post header screenshot from game

Courting Decisions in Sort the Court!

Devon Huge

July 27, 2020

4 minute read

The Game at a Glance

Grow your kingdom by giving your decree in the form of simple yes/no answers.
  • Genre: Simulation
  • Developer: Graeme Borland
  • Main Character: The King or Queen
  • Played On: Browser
  • Release Date: Dec 14, 2015
  • Time Spent: 4 hours
  • Completion: 100%
  • Winning Traits: Cute, relaxed
  • Weak Points: Best suited for mobile, but PC only
  • Recommended?: If you wanna chilllax and rule a monarchy or two
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Sometimes you just want to sink into your chair, press a button every few seconds, and rule an entire kingdom.

Developed by Graeme Borland and illustrated by Amy Gerady, Sort the Court! is a game based on the simple premise of answering yes-no questions, which are asked to the player every day. By simply answering yes or no, they are given the power to rule a cast of cute and colorful characters.

Warning: minor spoilers ahead!

First chat with royal advisor in Sort the Court

Not Taxing Grandma or Selling Souls

In my first playthrough, I took on the role of a benevolent ruler, treating every person with kindness and fair diplomacy. I never even sold my citizens for gold!

The game quickly established three resources: gold, population, and happiness. Each decision you made affected these three numbers everyday. In the first playthrough, I never risked the happiness or health of my citizens, staying away from wizards and demons that came offering a chance at riches. These decisions often led to very high happiness and population, but a riskily low treasury. Sometimes, I would even go negative, but I was happy that this method was still a viable way of playing.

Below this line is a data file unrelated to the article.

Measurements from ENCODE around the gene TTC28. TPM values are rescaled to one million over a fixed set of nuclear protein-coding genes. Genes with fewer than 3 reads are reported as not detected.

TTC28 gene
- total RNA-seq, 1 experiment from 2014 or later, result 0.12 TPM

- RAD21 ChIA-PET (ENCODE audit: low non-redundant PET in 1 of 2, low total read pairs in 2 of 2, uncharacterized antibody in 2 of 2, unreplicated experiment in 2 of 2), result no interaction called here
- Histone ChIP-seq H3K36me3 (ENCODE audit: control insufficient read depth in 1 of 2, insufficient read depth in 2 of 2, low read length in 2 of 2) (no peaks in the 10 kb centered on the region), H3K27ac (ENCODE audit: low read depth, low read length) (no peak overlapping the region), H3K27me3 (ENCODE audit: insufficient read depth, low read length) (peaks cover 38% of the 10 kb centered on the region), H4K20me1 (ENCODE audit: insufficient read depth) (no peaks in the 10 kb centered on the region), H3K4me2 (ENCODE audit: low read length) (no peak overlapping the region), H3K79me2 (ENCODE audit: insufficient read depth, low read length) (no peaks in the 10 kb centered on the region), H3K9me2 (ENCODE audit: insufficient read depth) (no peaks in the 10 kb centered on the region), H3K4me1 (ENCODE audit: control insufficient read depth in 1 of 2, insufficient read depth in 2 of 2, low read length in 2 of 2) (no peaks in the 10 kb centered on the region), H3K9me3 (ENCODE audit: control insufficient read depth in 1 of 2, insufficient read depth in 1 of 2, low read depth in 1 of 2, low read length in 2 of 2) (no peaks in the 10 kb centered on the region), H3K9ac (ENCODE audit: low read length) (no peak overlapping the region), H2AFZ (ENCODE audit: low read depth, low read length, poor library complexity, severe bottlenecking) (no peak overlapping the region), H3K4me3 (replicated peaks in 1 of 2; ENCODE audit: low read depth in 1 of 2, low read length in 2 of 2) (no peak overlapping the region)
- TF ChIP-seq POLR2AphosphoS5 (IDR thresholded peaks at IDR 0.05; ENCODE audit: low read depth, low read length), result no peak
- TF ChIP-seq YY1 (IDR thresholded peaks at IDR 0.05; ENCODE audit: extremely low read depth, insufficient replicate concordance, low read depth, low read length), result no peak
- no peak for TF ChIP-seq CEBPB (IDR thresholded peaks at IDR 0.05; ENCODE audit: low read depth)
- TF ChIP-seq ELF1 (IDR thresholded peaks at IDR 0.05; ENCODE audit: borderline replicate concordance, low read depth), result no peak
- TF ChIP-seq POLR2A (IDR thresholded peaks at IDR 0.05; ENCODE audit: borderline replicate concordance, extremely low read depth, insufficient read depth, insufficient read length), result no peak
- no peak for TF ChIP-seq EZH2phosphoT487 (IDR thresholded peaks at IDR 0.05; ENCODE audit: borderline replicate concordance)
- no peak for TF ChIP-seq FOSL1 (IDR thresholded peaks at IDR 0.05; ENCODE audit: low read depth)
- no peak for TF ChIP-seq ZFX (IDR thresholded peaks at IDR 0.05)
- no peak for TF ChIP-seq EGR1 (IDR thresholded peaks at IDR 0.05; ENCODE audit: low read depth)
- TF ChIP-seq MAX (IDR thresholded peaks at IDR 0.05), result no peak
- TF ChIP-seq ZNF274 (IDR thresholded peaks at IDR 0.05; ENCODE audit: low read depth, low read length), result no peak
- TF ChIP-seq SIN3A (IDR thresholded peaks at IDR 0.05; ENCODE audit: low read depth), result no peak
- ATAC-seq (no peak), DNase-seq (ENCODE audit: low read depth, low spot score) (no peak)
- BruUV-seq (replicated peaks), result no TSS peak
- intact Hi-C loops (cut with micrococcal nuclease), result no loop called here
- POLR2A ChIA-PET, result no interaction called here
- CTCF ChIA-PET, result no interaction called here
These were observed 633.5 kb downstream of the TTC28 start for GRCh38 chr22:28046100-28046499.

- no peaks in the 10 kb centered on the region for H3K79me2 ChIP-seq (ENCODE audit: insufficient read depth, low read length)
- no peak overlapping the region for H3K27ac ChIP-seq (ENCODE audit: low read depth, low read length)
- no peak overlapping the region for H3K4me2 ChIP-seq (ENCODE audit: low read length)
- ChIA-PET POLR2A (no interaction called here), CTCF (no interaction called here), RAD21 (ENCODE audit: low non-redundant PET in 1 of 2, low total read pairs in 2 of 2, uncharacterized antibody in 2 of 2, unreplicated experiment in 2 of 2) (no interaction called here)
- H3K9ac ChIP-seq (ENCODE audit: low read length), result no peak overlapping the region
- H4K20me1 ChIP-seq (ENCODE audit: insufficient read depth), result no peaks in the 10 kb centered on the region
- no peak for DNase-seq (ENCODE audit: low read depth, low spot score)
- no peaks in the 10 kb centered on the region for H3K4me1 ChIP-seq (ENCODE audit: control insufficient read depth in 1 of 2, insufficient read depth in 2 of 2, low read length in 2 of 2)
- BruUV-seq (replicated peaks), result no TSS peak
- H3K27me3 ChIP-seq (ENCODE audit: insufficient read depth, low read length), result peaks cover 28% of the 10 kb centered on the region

Other titles like Frostpunk would have given brutal repercussions for a stubborn upholding of superfluous things like 'morality'. Sort the Court! always gave outs to emphasize a casual playing experience. If my funds went negative, it would allow me to sell off assets or raise taxes. As a result, no setbacks ever proved to be a major threat to my kingdom, allowing me to sit back and relax.

Circus in town generates gold to the ruler and joy for the people

Low Risk, Low Reward?

Unfortunately, I realized my first playthrough’s style barred off a majority of game's narrative options. When your city reaches a certain size, you attract the attention of the neighboring kingdoms and are given breadcrumbs about a hinted council, but by taking low risks, you are never acquainted with the Council of Crowns, the game’s main mystery.

Hinting at the Council of Crowns

Since I refused to engage with the Council, the game informed me I had gone through all of its possible content for that playthrough. Though it didn't stop me from continuing to play, all that was left to do was answer its randomly generated questions until I was satisfied. Soon after I had enough of that, I started a new game to explore further and figure out the other possibilities.

Investigate the truth with a purple blob